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From: std-u...@ut-sally.UUCP (Moderator, John Quarterman)
Newsgroups: mod.std.unix
Subject: Job control, windows, streams
Message-ID: <5992@ut-sally.UUCP>
Date: Sat, 11-Oct-86 21:35:31 EDT
Article-I.D.: ut-sally.5992
Posted: Sat Oct 11 21:35:31 1986
Date-Received: Sat, 11-Oct-86 23:59:12 EDT
Organization: IEEE P1003 Portable Operating System for Computer Environments Committee
Lines: 54

From: (VLD/VMB)
Date:     Sat, 11 Oct 86 7:06:31 EDT

The current 1003.1 job control proposal is specifically OPTIONAL for
POSIX-conforming systems, partly at my insistence two meetings back.
The idea is to provide a standard for this feature, even though it is
not universal, simply because many vendors feel pressured to provide
Berkeley-style job control.  I believe H-P already has this in their
SVID-compliant system, HP-UX.  Note that the hooks for this are not
quite the same as in 4BSD, due primarily to System V compatibility

Several of the recent 1003.1 RFCs and proposals have been aimed at
those areas where traditional AT&T-supplied UNIX has been perceived
as sufficiently weak that other sources (mostly Berkeley) have come
up with features to fill the gap.  These areas include reliable
signals, extent-based file systems, enhanced terminal handler user
interface, and Berkeley-style job control.  Practically all such
ideas have been iteratively discussed and revised before being added
to the POSIX standard document; some are still not adopted but may be
approved for POSIX within a meeting or two.  (I must commend the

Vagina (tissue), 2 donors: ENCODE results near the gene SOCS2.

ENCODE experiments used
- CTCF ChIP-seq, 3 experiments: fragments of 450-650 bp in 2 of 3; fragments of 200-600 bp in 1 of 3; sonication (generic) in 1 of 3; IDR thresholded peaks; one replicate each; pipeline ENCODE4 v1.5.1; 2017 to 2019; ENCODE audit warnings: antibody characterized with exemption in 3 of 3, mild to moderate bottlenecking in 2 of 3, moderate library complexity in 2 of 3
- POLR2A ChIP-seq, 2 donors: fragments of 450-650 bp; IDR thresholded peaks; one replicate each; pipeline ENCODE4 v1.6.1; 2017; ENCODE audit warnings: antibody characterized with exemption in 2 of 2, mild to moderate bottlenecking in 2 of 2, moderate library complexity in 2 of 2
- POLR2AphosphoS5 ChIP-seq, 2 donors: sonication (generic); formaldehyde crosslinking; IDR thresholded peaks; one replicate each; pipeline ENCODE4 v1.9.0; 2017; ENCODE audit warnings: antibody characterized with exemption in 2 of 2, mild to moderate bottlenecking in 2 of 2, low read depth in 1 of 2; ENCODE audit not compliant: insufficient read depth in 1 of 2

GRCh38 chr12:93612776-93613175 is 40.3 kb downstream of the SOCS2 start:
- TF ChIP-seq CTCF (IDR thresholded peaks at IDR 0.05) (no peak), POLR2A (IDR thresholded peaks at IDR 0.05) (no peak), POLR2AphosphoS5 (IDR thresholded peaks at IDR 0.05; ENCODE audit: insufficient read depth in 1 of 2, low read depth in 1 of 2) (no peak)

committee members and other corporate staff, from H-P and Sun
particularly, who have invested much time in working out the details
of such proposals.)

I hope that the BSD futures planners seriously consider IEEE 1003
compliance for future releases.  That would greatly help their "VAR"
customers (i.e. system vendors) and UNIX programmers in general.
(We have taken quite a bit of trouble to keep BSD systems in mind
when drafting the 1003.1 POSIX standard.)  AT&T's bone-headed SVR3.0
licensing restrictions have suddenly made POSIX conformance an
attractive alternative to SVID compliance in the commercial marketplace,
and it should be obvious why a neutral industry standard would be well
received by government agencies, not to mention by AT&T's competitors.
Support from Berkeley would mean a lot at this stage.

Streams a la DMR would be terrific; however, please keep in mind that
the 1003 WG is not tasked with designing an ideal operating system,
but rather with standardizing a useful interface to a closely related
family of operating systems.  If we strive for the ideal design before
publishing a standard, it will be too late to do any good, and vendors
won't get their systems to conform very soon if ever.  There is room
for future extensions to the standard (which perhaps could be better
structured for this purpose), and indeed there are real-time, signals,
and shell/utility working groups and subcommittees working on some of
these areas already.

As far as multiplexing goes, one can't reasonably leave that to user
mode even with DMR streams; context switching is too expensive.  We've
been running a version of "mpx" (DMD layer host manager) that uses
select() to multiplex in user mode, and it is noticeably slower than
kernel-mode multiplexing.

Volume-Number: Volume 7, Number 52

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